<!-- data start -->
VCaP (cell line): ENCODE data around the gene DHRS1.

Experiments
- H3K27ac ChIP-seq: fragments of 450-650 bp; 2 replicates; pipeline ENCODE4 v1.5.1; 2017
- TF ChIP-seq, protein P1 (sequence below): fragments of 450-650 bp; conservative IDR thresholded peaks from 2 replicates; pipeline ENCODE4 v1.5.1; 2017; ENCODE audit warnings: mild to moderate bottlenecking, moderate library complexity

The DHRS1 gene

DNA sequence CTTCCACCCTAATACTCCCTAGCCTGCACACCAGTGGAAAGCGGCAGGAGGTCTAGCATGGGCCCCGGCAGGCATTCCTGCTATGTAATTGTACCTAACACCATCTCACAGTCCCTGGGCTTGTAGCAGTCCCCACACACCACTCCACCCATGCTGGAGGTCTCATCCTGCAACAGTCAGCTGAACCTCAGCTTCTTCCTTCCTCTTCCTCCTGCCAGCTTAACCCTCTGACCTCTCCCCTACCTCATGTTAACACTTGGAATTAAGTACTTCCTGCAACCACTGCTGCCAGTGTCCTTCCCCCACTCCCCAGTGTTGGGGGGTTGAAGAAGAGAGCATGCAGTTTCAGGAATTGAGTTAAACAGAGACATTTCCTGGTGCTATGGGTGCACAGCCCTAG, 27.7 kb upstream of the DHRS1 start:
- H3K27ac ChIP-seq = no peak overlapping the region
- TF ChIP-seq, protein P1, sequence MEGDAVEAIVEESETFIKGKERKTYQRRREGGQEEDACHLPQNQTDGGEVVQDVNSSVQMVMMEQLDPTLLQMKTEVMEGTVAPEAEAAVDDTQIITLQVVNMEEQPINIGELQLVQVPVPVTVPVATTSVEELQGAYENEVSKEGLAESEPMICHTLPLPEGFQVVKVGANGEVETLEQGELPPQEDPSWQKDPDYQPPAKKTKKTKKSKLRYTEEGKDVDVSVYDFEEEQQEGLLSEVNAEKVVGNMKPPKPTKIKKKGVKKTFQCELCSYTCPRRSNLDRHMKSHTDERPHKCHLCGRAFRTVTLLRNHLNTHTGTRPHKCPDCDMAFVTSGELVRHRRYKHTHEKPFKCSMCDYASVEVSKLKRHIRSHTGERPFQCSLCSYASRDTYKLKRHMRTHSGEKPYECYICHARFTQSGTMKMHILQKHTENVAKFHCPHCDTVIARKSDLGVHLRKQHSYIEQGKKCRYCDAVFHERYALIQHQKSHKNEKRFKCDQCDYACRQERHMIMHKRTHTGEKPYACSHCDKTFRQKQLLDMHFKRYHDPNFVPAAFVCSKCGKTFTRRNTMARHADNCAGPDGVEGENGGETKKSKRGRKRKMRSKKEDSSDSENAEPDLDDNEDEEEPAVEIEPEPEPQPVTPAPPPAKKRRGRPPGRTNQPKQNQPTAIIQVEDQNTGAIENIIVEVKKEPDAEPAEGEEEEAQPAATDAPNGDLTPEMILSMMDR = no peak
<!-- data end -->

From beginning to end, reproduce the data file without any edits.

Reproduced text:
VCaP (cell line): ENCODE data around the gene DHRS1.

Experiments
- H3K27ac ChIP-seq: fragments of 450-650 bp; 2 replicates; pipeline ENCODE4 v1.5.1; 2017
- TF ChIP-seq, protein P1 (sequence below): fragments of 450-650 bp; conservative IDR thresholded peaks from 2 replicates; pipeline ENCODE4 v1.5.1; 2017; ENCODE audit warnings: mild to moderate bottlenecking, moderate library complexity

The DHRS1 gene

DNA sequence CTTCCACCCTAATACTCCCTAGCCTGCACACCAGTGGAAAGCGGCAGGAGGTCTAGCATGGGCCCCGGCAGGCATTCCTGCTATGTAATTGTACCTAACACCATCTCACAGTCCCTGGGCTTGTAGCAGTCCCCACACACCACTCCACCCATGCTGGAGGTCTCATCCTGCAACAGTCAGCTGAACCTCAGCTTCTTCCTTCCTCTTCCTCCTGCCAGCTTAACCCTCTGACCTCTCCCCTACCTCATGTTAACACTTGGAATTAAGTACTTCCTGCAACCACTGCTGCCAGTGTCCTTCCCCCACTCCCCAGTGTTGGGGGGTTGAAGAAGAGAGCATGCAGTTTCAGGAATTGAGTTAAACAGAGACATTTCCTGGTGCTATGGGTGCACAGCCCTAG, 27.7 kb upstream of the DHRS1 start:
- H3K27ac ChIP-seq = no peak overlapping the region
- TF ChIP-seq, protein P1, sequence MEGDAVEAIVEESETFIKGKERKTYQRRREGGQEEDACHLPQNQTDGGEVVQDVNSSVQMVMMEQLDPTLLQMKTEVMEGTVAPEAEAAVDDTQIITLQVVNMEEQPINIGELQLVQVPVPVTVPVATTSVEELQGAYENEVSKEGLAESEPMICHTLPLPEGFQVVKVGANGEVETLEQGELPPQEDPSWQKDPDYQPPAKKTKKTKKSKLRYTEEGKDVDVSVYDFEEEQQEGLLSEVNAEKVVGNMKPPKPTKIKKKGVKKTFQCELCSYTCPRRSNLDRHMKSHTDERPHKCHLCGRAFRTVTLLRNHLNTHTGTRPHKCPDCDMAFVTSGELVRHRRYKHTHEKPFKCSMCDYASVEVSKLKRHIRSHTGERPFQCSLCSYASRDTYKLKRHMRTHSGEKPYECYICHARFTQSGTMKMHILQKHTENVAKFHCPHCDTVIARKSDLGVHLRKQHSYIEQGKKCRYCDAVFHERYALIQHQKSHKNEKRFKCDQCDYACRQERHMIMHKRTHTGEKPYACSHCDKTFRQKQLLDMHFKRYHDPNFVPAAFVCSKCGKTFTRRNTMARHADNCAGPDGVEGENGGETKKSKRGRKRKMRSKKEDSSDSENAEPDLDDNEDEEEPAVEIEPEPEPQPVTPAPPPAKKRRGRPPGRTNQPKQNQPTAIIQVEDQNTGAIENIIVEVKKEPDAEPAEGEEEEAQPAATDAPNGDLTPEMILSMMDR = no peak